Ah, yes, this is it, as Isaiah had so clearly foretold, “He was led as a lamb to the slaughter. As a sheep before her shearers is dumb, so He opened not His mouth.”
But is it not true that the Lord actually spoke much?
It belonged to His calling to preach the gospel to the weary and to instruct His disciples in the things of His kingdom. He took great delight in instructing the people whenever the opportunity offered itself. Even during the moments of His intense suffering He was not completely silent. It only amazes us that He spoke as much as He did.
At the last Supper Jesus showed His deep concern for His disciples by addressing them with many words of comfort. In the garden He prayed with them and for them. He warned them of the impending dangers when their faith would be shaken beyond belief. During His trial He readily arose to the occasion whenever His Father’s glory or His own position as the Christ was challenged. On the cross He spoke seven times, and that while He suffered the anguishes of death and hell.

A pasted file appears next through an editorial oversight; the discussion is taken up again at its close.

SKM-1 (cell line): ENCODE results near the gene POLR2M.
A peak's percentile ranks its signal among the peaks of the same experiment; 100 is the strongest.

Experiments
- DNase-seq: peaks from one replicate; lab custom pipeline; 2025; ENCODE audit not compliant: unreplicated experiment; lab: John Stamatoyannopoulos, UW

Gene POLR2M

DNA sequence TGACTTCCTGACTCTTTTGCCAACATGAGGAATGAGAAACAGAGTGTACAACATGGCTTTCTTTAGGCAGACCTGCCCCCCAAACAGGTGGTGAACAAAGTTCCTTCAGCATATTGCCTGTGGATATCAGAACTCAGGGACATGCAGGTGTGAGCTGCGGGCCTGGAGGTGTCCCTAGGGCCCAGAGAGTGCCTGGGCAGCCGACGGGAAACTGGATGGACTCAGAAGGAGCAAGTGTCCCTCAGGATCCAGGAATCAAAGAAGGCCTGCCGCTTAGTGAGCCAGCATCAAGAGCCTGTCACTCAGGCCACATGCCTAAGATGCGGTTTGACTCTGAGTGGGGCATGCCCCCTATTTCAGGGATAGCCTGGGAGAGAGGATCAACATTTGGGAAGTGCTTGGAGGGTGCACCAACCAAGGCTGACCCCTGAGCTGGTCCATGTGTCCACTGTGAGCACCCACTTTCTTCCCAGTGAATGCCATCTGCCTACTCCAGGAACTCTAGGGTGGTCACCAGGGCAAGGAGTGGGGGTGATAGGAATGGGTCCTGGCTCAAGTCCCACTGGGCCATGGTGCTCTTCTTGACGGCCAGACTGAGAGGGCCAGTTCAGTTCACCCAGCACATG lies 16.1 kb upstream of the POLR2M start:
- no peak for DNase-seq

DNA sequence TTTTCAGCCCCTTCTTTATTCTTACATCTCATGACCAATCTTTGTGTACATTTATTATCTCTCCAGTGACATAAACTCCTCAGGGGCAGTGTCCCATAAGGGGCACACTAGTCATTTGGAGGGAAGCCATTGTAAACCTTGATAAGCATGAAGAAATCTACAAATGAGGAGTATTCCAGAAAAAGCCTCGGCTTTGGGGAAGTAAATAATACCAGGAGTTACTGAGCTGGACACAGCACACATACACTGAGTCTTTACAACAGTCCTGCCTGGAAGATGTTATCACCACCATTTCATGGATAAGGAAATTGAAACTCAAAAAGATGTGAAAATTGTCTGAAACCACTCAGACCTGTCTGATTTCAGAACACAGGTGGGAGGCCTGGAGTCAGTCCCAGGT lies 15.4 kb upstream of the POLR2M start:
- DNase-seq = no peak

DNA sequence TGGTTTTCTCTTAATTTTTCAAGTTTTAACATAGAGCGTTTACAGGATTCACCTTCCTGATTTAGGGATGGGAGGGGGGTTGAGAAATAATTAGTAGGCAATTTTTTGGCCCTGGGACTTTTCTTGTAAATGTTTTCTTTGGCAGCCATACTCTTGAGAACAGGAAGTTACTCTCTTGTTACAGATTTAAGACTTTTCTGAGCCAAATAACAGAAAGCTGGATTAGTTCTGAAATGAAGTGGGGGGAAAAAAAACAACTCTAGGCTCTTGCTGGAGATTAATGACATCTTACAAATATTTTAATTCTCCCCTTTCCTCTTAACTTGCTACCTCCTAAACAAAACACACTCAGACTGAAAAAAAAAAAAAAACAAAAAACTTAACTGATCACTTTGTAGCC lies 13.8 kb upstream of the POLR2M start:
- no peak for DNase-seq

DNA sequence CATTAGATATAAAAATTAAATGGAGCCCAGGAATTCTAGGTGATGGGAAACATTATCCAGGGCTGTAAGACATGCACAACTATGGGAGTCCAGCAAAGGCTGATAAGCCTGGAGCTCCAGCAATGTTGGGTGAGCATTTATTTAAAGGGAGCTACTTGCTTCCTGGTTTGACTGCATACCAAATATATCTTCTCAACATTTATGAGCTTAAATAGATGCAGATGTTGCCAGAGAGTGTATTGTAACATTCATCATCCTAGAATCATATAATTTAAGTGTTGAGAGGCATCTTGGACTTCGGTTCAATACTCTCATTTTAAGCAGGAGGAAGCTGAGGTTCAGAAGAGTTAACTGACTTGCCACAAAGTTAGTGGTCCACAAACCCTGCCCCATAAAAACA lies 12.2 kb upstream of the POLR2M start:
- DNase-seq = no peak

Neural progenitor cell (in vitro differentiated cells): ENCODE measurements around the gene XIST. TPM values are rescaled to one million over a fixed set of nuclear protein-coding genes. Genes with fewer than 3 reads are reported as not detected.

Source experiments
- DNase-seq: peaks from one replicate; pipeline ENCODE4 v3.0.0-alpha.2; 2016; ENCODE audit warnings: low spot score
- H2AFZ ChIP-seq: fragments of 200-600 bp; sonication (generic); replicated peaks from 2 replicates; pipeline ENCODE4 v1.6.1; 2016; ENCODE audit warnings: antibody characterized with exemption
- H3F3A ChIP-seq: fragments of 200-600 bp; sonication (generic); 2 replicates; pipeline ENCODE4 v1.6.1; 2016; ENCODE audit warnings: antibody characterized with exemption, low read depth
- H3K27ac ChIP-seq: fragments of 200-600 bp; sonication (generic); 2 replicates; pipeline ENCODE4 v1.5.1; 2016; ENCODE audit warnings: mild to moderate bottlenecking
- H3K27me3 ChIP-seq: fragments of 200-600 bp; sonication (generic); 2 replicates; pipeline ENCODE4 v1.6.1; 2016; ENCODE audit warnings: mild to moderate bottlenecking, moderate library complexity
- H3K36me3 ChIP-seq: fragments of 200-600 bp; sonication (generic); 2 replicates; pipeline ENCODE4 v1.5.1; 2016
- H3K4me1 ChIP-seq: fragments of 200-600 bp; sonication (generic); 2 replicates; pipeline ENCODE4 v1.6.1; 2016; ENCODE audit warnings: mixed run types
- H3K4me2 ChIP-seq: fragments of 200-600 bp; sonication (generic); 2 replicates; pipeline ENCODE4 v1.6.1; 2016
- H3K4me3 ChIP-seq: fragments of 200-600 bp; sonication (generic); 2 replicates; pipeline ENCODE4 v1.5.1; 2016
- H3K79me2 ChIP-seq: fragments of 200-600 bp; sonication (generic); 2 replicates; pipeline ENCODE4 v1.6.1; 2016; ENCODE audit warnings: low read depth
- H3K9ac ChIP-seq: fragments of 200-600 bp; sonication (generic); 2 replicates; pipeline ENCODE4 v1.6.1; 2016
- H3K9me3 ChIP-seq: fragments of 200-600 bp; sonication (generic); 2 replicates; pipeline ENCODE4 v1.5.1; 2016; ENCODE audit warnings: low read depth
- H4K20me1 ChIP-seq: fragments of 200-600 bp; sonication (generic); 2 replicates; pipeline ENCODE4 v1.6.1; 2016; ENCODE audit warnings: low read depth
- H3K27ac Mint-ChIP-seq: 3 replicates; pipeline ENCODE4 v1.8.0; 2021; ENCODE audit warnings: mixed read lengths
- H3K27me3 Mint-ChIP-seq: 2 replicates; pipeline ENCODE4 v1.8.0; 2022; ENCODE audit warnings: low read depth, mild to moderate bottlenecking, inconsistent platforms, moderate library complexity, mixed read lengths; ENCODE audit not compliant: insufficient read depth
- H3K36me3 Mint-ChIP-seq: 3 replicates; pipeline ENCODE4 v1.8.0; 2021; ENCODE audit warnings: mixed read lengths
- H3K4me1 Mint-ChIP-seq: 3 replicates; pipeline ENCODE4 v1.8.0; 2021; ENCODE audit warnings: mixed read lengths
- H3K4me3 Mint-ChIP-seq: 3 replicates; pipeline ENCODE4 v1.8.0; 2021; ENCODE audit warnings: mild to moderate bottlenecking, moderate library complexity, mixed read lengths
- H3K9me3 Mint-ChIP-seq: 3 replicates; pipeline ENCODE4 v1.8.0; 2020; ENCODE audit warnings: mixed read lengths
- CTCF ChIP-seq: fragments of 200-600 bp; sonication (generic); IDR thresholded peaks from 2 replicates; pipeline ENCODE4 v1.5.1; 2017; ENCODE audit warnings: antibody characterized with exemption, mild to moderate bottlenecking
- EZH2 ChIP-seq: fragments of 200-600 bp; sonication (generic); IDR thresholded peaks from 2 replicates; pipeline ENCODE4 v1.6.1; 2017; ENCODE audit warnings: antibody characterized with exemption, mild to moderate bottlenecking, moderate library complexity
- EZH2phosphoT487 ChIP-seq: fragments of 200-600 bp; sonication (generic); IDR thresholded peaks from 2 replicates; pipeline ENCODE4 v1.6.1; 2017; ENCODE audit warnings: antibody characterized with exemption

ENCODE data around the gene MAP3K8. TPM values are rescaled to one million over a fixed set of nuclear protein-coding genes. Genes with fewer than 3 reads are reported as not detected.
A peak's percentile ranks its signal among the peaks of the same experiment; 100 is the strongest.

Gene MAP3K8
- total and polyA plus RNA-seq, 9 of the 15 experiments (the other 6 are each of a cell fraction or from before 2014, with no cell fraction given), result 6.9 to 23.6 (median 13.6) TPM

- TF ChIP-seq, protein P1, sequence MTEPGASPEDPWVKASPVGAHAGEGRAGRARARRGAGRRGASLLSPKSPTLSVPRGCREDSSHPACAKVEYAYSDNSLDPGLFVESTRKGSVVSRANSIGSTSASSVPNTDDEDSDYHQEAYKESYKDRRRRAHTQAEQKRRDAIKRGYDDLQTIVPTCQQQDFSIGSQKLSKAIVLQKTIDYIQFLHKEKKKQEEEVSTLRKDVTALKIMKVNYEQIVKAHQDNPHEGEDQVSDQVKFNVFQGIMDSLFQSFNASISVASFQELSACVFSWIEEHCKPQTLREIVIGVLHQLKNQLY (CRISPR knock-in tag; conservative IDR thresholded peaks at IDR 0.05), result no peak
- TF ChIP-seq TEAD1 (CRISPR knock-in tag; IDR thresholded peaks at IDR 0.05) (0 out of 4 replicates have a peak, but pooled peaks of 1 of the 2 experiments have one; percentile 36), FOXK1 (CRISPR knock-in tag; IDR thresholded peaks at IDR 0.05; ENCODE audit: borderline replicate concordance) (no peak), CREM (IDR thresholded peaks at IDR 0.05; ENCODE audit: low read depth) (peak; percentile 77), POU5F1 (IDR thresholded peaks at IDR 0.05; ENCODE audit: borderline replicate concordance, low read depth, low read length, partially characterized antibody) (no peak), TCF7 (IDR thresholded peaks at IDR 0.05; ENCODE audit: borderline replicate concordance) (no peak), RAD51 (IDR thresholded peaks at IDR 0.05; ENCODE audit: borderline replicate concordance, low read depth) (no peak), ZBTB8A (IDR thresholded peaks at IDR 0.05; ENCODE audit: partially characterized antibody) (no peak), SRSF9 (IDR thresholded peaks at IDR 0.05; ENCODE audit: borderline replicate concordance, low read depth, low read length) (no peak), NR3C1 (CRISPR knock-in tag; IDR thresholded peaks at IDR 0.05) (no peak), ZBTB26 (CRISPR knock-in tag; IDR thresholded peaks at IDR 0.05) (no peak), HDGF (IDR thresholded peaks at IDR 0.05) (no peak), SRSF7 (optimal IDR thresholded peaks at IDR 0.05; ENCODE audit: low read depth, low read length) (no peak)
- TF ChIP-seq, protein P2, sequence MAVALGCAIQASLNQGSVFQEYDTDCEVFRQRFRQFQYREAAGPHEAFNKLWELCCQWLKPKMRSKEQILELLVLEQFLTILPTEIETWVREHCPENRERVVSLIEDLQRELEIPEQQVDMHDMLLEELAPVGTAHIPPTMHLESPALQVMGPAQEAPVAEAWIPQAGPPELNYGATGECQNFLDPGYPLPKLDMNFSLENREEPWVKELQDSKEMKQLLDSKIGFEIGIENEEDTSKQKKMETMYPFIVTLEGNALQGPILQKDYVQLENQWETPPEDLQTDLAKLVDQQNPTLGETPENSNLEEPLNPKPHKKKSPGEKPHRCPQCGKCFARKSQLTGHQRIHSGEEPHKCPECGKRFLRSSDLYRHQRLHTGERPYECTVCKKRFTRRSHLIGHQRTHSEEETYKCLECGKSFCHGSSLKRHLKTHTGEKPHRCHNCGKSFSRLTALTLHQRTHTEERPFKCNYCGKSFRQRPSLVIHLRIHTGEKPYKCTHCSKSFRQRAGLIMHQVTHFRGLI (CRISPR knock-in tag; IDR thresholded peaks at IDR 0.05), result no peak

Yet the outstanding feature of the Lord’s ministry was the fact that He never offered resistance nor raised a word of complaint. He did not cry nor cause His voice to be heard on the street. The Suffering Servant of Jehovah came to bear the sins of His people and to bear them away. He set His face like a flint, saying, “Though My God slay Me, yet will I trust in Him.”
Christ’s silence baffled His enemies. Annas was foiled when he sought to draw out some word that could be used against Him. Caiaphas impatiently asked, “Answerest Thou nothing?” Superstitious Herod never had a comfortable day after He was confronted with the silent Sufferer.